For years, Duke University‘s Common Experience Summer Reading Program has aimed to give incoming freshmen “a shared intellectual experience” with their classmates, by urging them all to read the same book.
This year, however, some students at the Durham, N.C., school have decided to opt out of the program over objections to the selected book, the graphic memoir “Fun Home” by Alison Bechdel. According to The Chronicle, a student newspaper at Duke, several freshmen say the book compromises their moral and religious beliefs.
The students say they’re concerned about the book’s “graphic visual depictions of sexuality.” “Fun Home,” published in 2006, is a memoir about Bechdel’s sexual exploration as a young woman and her decision to come out as a lesbian. It also deals with her father, a closeted gay man who, Bechdel believes, committed suicide.
“Fun Home” was a finalist for the 2006 National Book Critics Circle Award for Memoir/Autobiography. The memoir was adapted into a play that won five Tony Awards, including Best Musical, this year, and was a finalist for the 2014 Pulitzer Prize for Drama. In 2014, Bechdel was awarded a MacArthur “Genius” Fellowship.
In a Facebook post, incoming freshman Brian Grasso said he refused to participate in the program because he “would have to compromise my personal Christian moral beliefs to read [the book].” The summer reading program is not mandatory.
Grasso said he was surprised by the selection of the book, which he thinks is offensive to students who are Christian or conservative. “Duke did not seem to have people like me in mind,” he told The Chronicle. “It was like Duke didn’t know we existed, which surprises me.”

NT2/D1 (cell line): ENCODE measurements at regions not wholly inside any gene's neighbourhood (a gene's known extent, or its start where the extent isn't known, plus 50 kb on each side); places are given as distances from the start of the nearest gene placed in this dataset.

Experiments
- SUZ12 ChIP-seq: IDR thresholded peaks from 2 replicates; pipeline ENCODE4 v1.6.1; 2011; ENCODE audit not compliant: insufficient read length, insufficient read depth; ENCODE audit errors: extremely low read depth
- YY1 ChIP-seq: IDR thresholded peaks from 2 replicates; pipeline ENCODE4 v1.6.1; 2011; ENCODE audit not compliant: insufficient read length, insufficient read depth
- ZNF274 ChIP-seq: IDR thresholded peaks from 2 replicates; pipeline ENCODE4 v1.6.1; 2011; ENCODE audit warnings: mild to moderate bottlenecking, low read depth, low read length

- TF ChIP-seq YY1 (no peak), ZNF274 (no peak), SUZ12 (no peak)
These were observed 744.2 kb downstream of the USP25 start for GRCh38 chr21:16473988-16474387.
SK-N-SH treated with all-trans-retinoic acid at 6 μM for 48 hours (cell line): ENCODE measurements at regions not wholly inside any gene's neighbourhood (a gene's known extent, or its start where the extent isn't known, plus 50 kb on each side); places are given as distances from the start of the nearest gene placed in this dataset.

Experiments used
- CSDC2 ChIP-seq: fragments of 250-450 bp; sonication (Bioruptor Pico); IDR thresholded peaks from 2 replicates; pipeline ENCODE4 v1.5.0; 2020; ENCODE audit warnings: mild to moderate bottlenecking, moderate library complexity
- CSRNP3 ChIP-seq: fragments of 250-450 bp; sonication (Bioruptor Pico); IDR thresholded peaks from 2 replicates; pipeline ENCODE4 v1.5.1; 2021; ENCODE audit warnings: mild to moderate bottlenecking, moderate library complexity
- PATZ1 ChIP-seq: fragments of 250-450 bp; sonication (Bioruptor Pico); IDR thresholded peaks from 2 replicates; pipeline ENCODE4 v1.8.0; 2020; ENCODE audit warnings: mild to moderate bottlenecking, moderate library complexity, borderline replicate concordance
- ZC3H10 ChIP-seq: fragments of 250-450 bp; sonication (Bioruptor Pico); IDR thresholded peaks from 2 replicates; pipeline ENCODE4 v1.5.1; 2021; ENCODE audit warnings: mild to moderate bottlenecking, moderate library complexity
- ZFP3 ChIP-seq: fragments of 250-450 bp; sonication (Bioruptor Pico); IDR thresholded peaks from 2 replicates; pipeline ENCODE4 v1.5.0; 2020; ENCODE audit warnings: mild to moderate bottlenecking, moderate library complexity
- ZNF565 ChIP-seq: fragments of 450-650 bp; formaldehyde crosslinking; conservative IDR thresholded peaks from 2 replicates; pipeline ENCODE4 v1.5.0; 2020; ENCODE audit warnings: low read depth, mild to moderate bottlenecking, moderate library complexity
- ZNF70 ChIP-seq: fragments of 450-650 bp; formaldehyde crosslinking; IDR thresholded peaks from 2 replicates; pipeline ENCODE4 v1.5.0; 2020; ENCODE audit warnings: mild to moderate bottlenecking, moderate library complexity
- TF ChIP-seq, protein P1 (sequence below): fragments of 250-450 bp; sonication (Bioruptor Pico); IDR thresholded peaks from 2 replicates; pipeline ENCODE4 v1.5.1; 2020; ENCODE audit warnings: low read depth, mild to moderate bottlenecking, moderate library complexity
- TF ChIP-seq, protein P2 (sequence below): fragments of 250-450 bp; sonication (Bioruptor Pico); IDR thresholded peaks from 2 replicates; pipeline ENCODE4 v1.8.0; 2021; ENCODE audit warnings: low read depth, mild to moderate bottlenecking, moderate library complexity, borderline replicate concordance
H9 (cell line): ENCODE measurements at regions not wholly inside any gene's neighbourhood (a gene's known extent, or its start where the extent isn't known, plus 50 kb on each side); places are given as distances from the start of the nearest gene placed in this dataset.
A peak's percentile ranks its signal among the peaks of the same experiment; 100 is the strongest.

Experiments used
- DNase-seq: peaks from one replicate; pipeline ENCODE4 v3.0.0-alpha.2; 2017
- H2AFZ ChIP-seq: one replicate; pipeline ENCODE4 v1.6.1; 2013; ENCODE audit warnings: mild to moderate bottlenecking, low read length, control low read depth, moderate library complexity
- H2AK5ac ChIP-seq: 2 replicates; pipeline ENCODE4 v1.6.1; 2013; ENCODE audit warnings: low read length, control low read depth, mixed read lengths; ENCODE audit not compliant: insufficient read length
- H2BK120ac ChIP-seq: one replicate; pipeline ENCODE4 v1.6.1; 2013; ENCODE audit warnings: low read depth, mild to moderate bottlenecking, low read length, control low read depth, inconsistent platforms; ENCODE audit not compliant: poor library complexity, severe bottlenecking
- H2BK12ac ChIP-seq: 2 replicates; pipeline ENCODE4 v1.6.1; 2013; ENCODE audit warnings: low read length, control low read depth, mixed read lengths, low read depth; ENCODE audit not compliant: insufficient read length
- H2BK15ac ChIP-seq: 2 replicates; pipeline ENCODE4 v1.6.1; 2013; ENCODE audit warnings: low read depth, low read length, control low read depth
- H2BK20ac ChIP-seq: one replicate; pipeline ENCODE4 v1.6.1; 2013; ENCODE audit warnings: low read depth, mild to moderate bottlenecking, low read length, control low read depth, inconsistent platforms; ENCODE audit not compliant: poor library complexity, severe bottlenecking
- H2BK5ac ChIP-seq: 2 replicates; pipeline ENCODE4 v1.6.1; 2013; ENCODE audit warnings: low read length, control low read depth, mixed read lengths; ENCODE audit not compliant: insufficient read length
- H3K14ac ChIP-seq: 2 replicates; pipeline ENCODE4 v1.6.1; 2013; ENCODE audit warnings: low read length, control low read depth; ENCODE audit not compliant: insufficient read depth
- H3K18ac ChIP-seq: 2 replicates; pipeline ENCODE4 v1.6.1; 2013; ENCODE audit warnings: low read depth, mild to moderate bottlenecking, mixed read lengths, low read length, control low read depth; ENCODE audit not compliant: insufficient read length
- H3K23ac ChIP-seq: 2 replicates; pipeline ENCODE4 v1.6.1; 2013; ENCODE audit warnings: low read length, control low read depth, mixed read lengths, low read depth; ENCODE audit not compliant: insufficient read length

Another freshman, Jeffrey Wubbenhorst, said he might not have declined to read the book if it weren’t a graphic memoir. “The nature of ‘Fun Home’ means that content that I might have consented to read in print now violates my conscience due to its pornographic nature,” he said.
Other incoming freshmen disagreed. On Facebook, Marivi Howell-Arza defended the selection of Bechdel’s memoir, writing, “Reading the book will allow you to open your mind to a new perspective and examine a way of life and thinking with which you are unfamiliar.”
Michael Schoenfeld, the university’s vice president for public affairs, released a statement Monday defending the choice of the book.
“With a class of 1,750 new students from around the world, it would be impossible to find a single book that did not challenge someone’s way of thinking,” he wrote. “We understand and respect that, but also hope that students will begin their time at Duke with open minds and a willingness to explore new ideas, whether they agree with them or not.”
“Fun Home” beat out other nominees for the summer book program this year, including Anthony Doerr’s “All the Light We Cannot See” and Nicholas Carr’s “The Shallows: What the Internet is Doing to Our Brains.” Previous year’s selections have included Khaled Hosseini’s “The Kite Runner” and Chimamanda Ngozi Adichie’s “Americanah.”
This isn’t the first time “Fun Home” has caused controversy over its inclusion in a college reading program. In 2013, the College of Charleston in South Carolina assigned the book to incoming freshmen, drawing objections from conservative groups in the state.
In response, the South Carolina House of Representatives voted to slash the college’s budget. The state Senate reversed the budget cut, but with the proviso that the restored funds be used to teach students the U.S. Constitution.